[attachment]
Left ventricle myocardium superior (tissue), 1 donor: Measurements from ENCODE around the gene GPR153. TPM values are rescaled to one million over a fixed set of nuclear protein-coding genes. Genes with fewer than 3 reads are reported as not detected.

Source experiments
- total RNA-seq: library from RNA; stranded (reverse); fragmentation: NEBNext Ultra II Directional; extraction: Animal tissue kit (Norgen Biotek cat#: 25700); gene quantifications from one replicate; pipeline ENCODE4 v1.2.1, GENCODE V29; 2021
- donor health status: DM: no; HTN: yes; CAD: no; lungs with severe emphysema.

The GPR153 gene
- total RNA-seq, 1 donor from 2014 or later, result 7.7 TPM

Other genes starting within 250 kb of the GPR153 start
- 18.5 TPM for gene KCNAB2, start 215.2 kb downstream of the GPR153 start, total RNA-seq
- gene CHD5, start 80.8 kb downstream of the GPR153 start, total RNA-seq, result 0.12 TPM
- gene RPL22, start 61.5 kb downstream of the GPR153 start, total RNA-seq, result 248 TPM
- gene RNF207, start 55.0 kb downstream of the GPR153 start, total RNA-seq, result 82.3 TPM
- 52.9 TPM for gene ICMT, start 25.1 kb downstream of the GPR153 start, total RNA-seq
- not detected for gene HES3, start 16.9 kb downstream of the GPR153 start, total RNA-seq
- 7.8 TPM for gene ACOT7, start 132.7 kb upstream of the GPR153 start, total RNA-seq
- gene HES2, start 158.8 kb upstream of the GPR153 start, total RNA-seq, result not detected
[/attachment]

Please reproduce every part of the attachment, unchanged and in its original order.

Left ventricle myocardium superior (tissue), 1 donor: Measurements from ENCODE around the gene GPR153. TPM values are rescaled to one million over a fixed set of nuclear protein-coding genes. Genes with fewer than 3 reads are reported as not detected.

Source experiments
- total RNA-seq: library from RNA; stranded (reverse); fragmentation: NEBNext Ultra II Directional; extraction: Animal tissue kit (Norgen Biotek cat#: 25700); gene quantifications from one replicate; pipeline ENCODE4 v1.2.1, GENCODE V29; 2021
- donor health status: DM: no; HTN: yes; CAD: no; lungs with severe emphysema.

The GPR153 gene
- total RNA-seq, 1 donor from 2014 or later, result 7.7 TPM

Other genes starting within 250 kb of the GPR153 start
- 18.5 TPM for gene KCNAB2, start 215.2 kb downstream of the GPR153 start, total RNA-seq
- gene CHD5, start 80.8 kb downstream of the GPR153 start, total RNA-seq, result 0.12 TPM
- gene RPL22, start 61.5 kb downstream of the GPR153 start, total RNA-seq, result 248 TPM
- gene RNF207, start 55.0 kb downstream of the GPR153 start, total RNA-seq, result 82.3 TPM
- 52.9 TPM for gene ICMT, start 25.1 kb downstream of the GPR153 start, total RNA-seq
- not detected for gene HES3, start 16.9 kb downstream of the GPR153 start, total RNA-seq
- 7.8 TPM for gene ACOT7, start 132.7 kb upstream of the GPR153 start, total RNA-seq
- gene HES2, start 158.8 kb upstream of the GPR153 start, total RNA-seq, result not detected